Dan Fellows Platt
|Dan Fellows Platt|
|Born||June 10, 1873
New York City
|Died||December 16, 1937
Englewood, New Jersey
Cause of death
|Alma mater||Princeton University|
|Known for||Art collection and Mayor of Englewood|
|Spouse(s)||Ethel Bliss Platt|
He was born on June 10, 1873. In the same year his family moved to Englewood, New Jersey. He graduated from Princeton University as the English Salutatorian of his class in 1895. He studied at the American School of Classical Studies in Rome before earning his Bachelor of Laws from New York Law School and Master of Arts from Princeton. He practiced law until 1900, the same year he married Ethel Bliss (a future U.S. tennis champion) and decided to devote time to studying Renaissance art. Dan and Ethel built an Italian Palazzo house named Ambercrof and made regular trips to Europe. He invested significantly in Hot Springs, Arkansas and was part owner of both the Arlington Hotel and the New York Hotel there.
Mayor of Englewood
Platt entered politics in 1900 as leader of a citizen commission opposed to the installation of electric light poles. When the poles were installed, Platt took an ax and chopped down the ones in front of his property. Platt became a city councilor in Englewood in 1901. In September 1903, Platt defeated Daniel A. Currie to be the Democratic Party candidate for Mayor of Englewood, New Jersey. In the general election, he defeated Samuel J. Topping by 163 votes to become the mayor of Englewood from 1904-1905. Platt refused to be considered for reelection and went on a trip to Europe for the last month of his term. Between 1909 and 1916 he was on the Democratic State Committee for New Jersey serving in various roles. He was a delegate to the 1912 Democratic National Convention as a delegate for Woodrow Wilson.
He died on December 16, 1937 in Englewood, New Jersey.
Dan Fellows Platt collected art for most of his adult life, beginning with Roman archaeological (coins, ancient glass, etc.) pieces in college. His early collection was focused mainly on Italian Renaissance paintings from Siena and Umbria, inspired by Princeton professor Allan Marquand. Later, particularly after World War I, Platt shifted his focus to drawings and collecting from outside of Italy. During this period, he collected work from Guercino, Luca Cambiasi, Théophile Steinlen, Alphonse Legros, John Flaxman, George Romney, and Amedeo Modigliani. In 1938, when Platt died he left the collection to Ethyl for the remainder of her life and then requested that the collection go to Princeton University upon her death. In 1943, Ethyl supplied the collection of drawings and renaissance paintings to Princeton University. The first public display of the collection selected 243 pieces as important for display. Platt was a recognized expert on Italian Renaissance paintings, particularly from Siena, which led to multiple lectures at colleges around the country and being named chair of the Visiting Committee of the Department of Art and Archaeology at Princeton University. It was said that his collection of photographs of art pieces was the largest in America numbering over 400,000.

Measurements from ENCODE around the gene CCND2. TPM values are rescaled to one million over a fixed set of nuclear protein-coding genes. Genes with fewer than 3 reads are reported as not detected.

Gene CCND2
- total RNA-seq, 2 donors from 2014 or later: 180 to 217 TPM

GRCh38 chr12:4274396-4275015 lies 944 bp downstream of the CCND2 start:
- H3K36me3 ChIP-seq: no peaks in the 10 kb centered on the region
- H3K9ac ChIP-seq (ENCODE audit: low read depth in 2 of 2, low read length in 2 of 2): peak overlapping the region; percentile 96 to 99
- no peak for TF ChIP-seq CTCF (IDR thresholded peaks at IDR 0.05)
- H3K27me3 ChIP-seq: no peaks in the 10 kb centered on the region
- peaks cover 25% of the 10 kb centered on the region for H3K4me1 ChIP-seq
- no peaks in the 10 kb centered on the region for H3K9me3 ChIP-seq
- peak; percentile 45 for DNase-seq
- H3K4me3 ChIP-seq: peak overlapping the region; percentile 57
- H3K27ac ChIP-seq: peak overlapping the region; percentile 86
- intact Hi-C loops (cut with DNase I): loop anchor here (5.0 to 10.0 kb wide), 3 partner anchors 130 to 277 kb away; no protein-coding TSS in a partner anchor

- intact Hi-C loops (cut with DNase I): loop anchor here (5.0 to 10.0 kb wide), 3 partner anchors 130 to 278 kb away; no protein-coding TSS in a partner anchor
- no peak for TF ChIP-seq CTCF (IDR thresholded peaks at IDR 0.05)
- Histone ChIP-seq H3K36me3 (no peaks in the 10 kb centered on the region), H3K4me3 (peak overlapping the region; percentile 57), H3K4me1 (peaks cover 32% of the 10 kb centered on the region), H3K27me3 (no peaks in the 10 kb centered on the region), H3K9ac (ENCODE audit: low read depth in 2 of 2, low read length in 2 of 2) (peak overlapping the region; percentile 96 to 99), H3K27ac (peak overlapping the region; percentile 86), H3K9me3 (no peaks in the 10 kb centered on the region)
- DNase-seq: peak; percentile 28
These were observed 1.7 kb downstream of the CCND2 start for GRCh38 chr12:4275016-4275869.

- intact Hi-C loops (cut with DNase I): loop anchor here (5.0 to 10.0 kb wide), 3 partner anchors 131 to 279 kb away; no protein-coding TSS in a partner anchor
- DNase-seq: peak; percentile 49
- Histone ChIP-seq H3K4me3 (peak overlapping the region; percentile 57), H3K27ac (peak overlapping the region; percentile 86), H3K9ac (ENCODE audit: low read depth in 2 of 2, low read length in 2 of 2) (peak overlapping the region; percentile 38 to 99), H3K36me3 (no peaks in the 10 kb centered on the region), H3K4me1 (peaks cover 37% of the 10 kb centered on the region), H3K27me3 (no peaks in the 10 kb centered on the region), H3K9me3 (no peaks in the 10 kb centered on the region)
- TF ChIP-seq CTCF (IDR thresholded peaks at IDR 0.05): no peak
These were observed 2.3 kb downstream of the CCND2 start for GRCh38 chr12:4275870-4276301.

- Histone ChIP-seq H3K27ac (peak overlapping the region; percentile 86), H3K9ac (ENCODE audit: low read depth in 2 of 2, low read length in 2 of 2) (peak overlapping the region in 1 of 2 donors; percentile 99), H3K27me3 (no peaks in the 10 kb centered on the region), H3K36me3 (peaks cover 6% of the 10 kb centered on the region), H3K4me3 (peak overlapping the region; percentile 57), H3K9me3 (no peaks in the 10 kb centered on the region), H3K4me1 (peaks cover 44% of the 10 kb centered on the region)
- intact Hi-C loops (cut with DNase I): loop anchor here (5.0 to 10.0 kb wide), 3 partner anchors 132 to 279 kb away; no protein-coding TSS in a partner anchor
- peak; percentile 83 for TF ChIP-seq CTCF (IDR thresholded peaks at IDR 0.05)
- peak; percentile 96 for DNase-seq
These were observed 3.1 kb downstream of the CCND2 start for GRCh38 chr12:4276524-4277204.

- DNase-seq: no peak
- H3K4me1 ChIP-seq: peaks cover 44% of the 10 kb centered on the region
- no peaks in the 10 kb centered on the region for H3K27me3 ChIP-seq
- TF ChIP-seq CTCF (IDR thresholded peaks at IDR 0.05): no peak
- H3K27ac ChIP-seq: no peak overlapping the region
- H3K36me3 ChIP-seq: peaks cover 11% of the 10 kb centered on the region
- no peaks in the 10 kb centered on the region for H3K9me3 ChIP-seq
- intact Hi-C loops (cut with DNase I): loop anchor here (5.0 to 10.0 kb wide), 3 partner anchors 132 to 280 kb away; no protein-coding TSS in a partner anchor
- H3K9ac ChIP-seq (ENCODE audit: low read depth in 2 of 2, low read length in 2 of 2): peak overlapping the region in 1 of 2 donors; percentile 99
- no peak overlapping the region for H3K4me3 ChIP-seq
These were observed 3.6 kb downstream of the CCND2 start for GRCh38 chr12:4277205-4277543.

- Through Italy with Car and Camera (1907)
- Automobiling in Europe Before the War (1916)
- Dan Fellows Platt papers at Smithsonian
- Platt and DeWald Numismatic Collection at Princeton University
- Dan Fellows Platt Collection at Princeton University
- "Dan F. Platt, 65, Archaeologist; Former Mayor of Englewood, an Art Collector and Author, Dies at His Home.". New York Times. May 7, 1938. Retrieved 2011-10-19.
- Ross, Barbara T. (2000). "A Prime Teaching Collection at Princeton: The Platt and Mather Drawings". Master Drawings 38 (3): 303–310.
- Sterling, Adeline Whellock (1922). The Book of Englewood. Mayor and City Council of the Town of Englewood, New Jersey.
- Sackett, William, ed. (1918–1919). New Jersey's First Citizens. Paterson, New Jersey: J.J. Scannel.
- McMahon, A. Phillip (1931). "The Dan Fellows Platt Collection of Drawings". Parnassus 3 (8): 14–15.